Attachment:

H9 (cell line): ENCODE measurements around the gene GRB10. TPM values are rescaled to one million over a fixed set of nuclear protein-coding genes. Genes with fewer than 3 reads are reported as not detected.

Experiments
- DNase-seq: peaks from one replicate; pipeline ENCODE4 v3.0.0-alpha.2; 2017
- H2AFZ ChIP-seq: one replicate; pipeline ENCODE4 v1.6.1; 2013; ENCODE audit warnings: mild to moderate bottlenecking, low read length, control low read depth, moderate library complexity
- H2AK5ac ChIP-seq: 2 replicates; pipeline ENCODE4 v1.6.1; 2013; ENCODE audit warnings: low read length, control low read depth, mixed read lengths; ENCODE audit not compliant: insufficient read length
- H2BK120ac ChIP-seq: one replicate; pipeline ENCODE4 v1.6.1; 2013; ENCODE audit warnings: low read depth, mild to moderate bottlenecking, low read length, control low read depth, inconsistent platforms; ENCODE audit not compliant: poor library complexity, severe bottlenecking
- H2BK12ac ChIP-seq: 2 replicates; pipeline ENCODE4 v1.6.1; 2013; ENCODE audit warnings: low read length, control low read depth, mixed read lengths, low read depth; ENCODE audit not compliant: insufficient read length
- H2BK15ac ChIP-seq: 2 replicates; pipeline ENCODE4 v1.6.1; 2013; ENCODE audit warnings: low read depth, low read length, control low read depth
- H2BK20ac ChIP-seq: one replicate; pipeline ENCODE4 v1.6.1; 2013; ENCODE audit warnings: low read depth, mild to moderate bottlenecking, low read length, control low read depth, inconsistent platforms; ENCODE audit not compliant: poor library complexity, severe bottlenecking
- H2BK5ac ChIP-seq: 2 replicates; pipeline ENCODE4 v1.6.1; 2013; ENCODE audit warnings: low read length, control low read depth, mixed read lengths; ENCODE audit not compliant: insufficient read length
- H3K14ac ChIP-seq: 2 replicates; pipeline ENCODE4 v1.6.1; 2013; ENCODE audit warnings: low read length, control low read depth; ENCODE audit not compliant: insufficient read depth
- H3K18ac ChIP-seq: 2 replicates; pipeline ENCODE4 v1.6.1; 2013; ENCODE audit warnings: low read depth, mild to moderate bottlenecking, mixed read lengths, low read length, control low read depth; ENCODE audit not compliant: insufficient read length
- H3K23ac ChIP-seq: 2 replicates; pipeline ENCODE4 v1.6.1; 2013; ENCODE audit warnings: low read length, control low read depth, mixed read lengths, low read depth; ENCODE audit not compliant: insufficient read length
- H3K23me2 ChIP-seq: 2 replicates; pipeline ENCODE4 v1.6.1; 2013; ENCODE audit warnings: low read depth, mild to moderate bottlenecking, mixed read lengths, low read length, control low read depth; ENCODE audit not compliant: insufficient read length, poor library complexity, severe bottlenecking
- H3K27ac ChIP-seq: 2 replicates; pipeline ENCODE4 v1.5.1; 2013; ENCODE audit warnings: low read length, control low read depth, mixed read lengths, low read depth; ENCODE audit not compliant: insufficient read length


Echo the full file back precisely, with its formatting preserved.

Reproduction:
H9 (cell line): ENCODE measurements around the gene GRB10. TPM values are rescaled to one million over a fixed set of nuclear protein-coding genes. Genes with fewer than 3 reads are reported as not detected.

Experiments
- DNase-seq: peaks from one replicate; pipeline ENCODE4 v3.0.0-alpha.2; 2017
- H2AFZ ChIP-seq: one replicate; pipeline ENCODE4 v1.6.1; 2013; ENCODE audit warnings: mild to moderate bottlenecking, low read length, control low read depth, moderate library complexity
- H2AK5ac ChIP-seq: 2 replicates; pipeline ENCODE4 v1.6.1; 2013; ENCODE audit warnings: low read length, control low read depth, mixed read lengths; ENCODE audit not compliant: insufficient read length
- H2BK120ac ChIP-seq: one replicate; pipeline ENCODE4 v1.6.1; 2013; ENCODE audit warnings: low read depth, mild to moderate bottlenecking, low read length, control low read depth, inconsistent platforms; ENCODE audit not compliant: poor library complexity, severe bottlenecking
- H2BK12ac ChIP-seq: 2 replicates; pipeline ENCODE4 v1.6.1; 2013; ENCODE audit warnings: low read length, control low read depth, mixed read lengths, low read depth; ENCODE audit not compliant: insufficient read length
- H2BK15ac ChIP-seq: 2 replicates; pipeline ENCODE4 v1.6.1; 2013; ENCODE audit warnings: low read depth, low read length, control low read depth
- H2BK20ac ChIP-seq: one replicate; pipeline ENCODE4 v1.6.1; 2013; ENCODE audit warnings: low read depth, mild to moderate bottlenecking, low read length, control low read depth, inconsistent platforms; ENCODE audit not compliant: poor library complexity, severe bottlenecking
- H2BK5ac ChIP-seq: 2 replicates; pipeline ENCODE4 v1.6.1; 2013; ENCODE audit warnings: low read length, control low read depth, mixed read lengths; ENCODE audit not compliant: insufficient read length
- H3K14ac ChIP-seq: 2 replicates; pipeline ENCODE4 v1.6.1; 2013; ENCODE audit warnings: low read length, control low read depth; ENCODE audit not compliant: insufficient read depth
- H3K18ac ChIP-seq: 2 replicates; pipeline ENCODE4 v1.6.1; 2013; ENCODE audit warnings: low read depth, mild to moderate bottlenecking, mixed read lengths, low read length, control low read depth; ENCODE audit not compliant: insufficient read length
- H3K23ac ChIP-seq: 2 replicates; pipeline ENCODE4 v1.6.1; 2013; ENCODE audit warnings: low read length, control low read depth, mixed read lengths, low read depth; ENCODE audit not compliant: insufficient read length
- H3K23me2 ChIP-seq: 2 replicates; pipeline ENCODE4 v1.6.1; 2013; ENCODE audit warnings: low read depth, mild to moderate bottlenecking, mixed read lengths, low read length, control low read depth; ENCODE audit not compliant: insufficient read length, poor library complexity, severe bottlenecking
- H3K27ac ChIP-seq: 2 replicates; pipeline ENCODE4 v1.5.1; 2013; ENCODE audit warnings: low read length, control low read depth, mixed read lengths, low read depth; ENCODE audit not compliant: insufficient read length